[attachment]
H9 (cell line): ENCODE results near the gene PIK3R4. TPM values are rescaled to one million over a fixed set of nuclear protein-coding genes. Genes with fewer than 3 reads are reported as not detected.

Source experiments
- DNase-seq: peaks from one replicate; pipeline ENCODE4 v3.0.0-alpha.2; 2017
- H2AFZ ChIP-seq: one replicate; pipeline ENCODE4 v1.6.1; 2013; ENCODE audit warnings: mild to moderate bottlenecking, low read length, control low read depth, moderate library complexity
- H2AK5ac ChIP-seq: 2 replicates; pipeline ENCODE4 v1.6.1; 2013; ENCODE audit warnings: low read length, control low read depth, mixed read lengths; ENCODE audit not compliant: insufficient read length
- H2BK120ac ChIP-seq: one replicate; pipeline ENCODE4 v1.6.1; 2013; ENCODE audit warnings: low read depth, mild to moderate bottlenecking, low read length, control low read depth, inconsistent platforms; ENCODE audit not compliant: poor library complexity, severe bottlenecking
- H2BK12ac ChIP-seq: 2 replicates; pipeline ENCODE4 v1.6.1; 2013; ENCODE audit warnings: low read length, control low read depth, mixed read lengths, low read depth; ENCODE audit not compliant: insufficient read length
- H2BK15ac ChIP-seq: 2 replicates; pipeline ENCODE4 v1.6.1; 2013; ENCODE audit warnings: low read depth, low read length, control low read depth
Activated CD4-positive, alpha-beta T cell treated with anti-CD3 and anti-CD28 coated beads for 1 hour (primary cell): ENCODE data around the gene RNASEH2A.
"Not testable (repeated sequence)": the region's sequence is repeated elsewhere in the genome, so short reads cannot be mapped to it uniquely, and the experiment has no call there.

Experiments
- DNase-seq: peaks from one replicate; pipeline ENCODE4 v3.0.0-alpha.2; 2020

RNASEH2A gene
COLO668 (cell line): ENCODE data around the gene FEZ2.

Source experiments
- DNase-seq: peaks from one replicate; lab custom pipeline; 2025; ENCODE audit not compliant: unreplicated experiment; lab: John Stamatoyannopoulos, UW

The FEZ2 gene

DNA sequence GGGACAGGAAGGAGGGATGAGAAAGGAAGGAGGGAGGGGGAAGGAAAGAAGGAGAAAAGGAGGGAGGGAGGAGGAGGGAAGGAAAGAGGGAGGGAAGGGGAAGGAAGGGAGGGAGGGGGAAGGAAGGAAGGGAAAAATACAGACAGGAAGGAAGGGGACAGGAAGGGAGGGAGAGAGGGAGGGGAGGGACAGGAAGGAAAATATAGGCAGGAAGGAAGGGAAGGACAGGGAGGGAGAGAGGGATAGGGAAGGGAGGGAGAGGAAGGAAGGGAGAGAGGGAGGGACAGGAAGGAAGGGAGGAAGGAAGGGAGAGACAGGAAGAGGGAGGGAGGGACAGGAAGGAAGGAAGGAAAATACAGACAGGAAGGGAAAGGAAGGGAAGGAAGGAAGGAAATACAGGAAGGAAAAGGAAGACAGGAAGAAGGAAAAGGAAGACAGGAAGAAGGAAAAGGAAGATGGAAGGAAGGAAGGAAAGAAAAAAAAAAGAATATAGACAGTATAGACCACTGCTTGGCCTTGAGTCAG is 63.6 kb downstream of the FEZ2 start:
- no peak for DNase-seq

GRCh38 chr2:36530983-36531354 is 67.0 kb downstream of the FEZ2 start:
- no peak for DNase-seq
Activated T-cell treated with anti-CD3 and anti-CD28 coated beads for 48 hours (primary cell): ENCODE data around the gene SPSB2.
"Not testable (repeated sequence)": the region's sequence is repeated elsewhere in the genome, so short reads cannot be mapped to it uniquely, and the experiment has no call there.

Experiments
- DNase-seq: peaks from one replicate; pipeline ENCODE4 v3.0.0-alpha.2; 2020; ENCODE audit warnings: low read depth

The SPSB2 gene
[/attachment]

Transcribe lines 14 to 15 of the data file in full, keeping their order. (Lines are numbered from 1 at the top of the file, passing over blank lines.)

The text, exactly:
COLO668 (cell line): ENCODE data around the gene FEZ2.

Source experiments